Trump and North Korea exchange threats of nuclear ‘fire and fury’

The US and North Korea appear to be on a sure collision course. 

President Donald Trump and North Korea traded escalating threats of “fire,” with the North saying it was examining plans for attacking Guam.

President Donald Trump stressed the US’ nuclear capabilities, saying on Twitter that “there will never be a time that we are not the most powerful nation in the world!”

“Hopefully we will never have to use this power,” he added.

On Twitter Wednesday, Trump said he had pushed to “renovate and modernize our nuclear arsenal.” He then added: “Hopefully we will never have to use this power, but there will never be a time that we are not the most powerful nation in the world!”

Defense Secretary Jim Mattis issued a sharp threat to North Korea, saying the regime should cease any consideration of actions that would “lead to the end of its regime and the destruction of its people.”

Mattis said any action by North Korea would be grossly overmatched by the US, and that Pyongyang would lose any arms race or conflict it started. He says that while the US is pursuing diplomatic solutions, the combined military power of America and its allies is the most robust on Earth.

Mattis’ comments punctuate Trump’s warning that North Korea will be met with “fire and fury” if it threatens the US.

A new report released by the Pentagon earlier this week says Pyongyang’s nuclear program is progressing.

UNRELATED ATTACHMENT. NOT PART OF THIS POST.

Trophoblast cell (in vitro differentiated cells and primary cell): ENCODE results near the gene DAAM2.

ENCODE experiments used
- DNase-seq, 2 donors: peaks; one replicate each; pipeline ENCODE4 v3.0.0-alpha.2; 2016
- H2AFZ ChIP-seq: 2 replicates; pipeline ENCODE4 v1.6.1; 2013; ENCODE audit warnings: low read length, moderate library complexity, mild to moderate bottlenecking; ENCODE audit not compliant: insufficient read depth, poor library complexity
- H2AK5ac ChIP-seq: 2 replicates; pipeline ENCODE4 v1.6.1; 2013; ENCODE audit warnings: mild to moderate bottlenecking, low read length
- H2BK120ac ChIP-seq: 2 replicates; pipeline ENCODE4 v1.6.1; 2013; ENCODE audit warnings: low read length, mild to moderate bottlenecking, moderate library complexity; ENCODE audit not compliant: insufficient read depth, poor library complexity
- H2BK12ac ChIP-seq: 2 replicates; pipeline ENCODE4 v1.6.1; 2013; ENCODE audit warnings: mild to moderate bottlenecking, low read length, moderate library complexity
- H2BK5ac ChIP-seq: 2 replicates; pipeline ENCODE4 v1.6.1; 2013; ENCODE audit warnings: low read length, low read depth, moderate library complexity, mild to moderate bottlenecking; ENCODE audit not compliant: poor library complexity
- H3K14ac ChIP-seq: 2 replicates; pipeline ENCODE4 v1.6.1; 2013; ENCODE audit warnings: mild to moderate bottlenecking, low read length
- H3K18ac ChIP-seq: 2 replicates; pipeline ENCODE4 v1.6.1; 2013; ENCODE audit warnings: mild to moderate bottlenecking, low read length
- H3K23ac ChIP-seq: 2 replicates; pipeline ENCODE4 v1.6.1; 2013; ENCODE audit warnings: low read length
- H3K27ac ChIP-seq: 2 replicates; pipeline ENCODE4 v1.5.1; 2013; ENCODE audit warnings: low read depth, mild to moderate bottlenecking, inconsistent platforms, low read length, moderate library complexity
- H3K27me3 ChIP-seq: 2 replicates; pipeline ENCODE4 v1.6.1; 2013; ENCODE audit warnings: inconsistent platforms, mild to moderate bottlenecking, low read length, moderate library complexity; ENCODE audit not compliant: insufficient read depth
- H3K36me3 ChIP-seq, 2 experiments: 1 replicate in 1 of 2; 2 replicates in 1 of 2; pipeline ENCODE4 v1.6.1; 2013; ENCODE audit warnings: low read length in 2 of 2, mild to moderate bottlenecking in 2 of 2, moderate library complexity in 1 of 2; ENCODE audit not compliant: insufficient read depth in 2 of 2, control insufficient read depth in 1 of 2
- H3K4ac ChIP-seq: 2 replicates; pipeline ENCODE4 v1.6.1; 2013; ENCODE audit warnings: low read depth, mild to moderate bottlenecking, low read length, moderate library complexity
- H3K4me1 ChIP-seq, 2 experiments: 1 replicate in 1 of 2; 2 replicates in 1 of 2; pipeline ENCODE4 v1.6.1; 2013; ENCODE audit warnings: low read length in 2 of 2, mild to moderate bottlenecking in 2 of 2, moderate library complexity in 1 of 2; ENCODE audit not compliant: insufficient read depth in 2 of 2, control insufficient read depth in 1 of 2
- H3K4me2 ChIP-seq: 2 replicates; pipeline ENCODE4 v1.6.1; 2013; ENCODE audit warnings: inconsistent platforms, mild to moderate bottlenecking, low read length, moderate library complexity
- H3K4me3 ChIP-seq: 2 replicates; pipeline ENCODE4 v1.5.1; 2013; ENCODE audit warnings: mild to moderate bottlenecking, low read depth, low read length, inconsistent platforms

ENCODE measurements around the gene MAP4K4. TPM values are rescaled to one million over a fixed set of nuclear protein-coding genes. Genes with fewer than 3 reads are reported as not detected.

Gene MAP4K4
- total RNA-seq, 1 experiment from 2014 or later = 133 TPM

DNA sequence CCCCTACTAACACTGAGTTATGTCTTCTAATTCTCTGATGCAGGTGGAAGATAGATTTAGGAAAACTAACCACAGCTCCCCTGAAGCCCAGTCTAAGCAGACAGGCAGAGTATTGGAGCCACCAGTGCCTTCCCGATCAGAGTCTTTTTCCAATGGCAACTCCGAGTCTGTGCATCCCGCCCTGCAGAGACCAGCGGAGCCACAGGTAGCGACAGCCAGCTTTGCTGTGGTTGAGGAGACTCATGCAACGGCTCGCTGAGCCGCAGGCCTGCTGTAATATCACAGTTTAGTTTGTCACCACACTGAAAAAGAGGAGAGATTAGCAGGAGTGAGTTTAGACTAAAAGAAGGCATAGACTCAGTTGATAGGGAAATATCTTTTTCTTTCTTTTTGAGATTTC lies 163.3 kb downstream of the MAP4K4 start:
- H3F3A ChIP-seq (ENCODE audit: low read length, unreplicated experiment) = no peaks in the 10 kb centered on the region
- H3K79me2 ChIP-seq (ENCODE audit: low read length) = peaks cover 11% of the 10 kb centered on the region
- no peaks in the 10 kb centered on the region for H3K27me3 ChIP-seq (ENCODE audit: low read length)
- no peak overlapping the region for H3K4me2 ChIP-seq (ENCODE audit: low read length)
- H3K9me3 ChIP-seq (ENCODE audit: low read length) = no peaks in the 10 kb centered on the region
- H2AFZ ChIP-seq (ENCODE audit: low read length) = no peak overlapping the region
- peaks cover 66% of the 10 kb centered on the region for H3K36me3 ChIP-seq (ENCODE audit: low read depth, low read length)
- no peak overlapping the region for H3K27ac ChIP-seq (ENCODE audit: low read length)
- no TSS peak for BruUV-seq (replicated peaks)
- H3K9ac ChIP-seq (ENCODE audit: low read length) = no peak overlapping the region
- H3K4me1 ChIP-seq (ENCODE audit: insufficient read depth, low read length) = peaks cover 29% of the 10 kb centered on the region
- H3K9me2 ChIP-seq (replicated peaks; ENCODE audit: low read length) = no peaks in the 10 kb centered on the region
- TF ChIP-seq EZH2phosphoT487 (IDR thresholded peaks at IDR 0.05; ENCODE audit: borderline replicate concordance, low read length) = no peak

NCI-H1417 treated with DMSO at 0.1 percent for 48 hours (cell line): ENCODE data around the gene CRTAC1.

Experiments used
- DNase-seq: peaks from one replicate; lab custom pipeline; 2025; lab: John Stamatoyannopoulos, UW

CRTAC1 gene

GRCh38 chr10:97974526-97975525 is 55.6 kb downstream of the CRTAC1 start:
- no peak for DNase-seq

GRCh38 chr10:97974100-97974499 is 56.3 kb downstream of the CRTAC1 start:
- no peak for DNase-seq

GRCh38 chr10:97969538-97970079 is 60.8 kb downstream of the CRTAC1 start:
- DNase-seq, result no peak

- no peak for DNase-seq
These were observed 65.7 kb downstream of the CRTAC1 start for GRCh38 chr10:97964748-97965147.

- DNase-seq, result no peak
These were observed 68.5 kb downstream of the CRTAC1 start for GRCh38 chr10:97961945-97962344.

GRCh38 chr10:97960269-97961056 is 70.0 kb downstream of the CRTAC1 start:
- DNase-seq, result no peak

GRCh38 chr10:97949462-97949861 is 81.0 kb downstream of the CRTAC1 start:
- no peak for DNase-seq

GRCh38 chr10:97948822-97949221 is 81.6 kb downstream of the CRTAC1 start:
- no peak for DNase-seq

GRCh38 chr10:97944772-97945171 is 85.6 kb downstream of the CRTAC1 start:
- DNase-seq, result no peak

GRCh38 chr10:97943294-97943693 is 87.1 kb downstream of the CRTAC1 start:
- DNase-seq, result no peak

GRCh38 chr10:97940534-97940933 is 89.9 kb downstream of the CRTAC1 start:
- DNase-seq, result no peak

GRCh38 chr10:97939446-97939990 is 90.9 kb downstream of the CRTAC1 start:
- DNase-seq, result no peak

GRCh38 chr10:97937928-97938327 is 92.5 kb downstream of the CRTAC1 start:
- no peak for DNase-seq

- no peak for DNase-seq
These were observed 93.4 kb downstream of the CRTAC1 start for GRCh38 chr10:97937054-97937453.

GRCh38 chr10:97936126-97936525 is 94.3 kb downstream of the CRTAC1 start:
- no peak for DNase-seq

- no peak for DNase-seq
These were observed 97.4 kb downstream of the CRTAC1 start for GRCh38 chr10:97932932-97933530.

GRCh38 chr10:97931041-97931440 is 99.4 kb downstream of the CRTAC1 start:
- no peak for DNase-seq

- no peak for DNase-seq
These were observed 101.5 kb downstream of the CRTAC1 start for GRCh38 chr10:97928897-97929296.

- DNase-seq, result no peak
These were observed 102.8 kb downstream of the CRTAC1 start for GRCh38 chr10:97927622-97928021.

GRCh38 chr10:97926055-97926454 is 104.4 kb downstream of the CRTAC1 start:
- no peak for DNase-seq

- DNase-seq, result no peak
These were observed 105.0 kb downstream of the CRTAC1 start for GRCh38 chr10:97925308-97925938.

The US’ ‘Frantic Moves’

North Korea’s military responded to Trump’s warning of “fire and fury” calling it a “load of nonsense.”

The North stated that “only absolute force” can work on someone as “bereft of reason” as Trump.

The North Korean statement also said that the military action its army “is about to take” will be effective for restraining America’s “frantic moves” in and near the southern part of the Korean Peninsula.

According to the statement, North Korea will complete a plan by mid-August for the “historic enveloping fire at Guam,” convey it to the commander in chief of its nuclear force and then “wait for his order.” North Korea says it will “keep closely watching the speech and behavior of the US.”

A World War?

Japan says it could shoot down missiles for its US ally if North Korea fires them at Guam.

Defense Minister Itsunori Onodera told Thursday’s parliamentary session that a missile attack on the US territory would breach the US deterrence against an attack on Japan. He said that would be a Japanese national emergency because it would threaten Japan’s existence as a nation.

He said Japan in that case can exercise the right to “collective” self-defense and activate the Aegis destroyer ship-to-air missile defense system.

Onodera’s comment underscores Japan’s growing military role and reverses its previous position that it can only shoot down missiles headed to Japan.

A defense law that took effect last year allows Japan’s military to defend US and other allies when they come under enemy attack.

South Korea’s military said North Korea will face a “stern and strong” response from Washington and Seoul if it acts on threats to fire missiles near Guam.

Seoul’s Joint Chiefs of Staff spokesman Roh Jae-cheon said Thursday that the US and South Korean militaries are prepared to “immediately and sternly punish” any kind of provocation by North Korea, but didn’t elaborate on how the allies are preparing.

South Korea’s presidential office said top national security adviser Chung Eui-yong will chair a national security council meeting in the afternoon to discuss the North Korean threats.

By: AP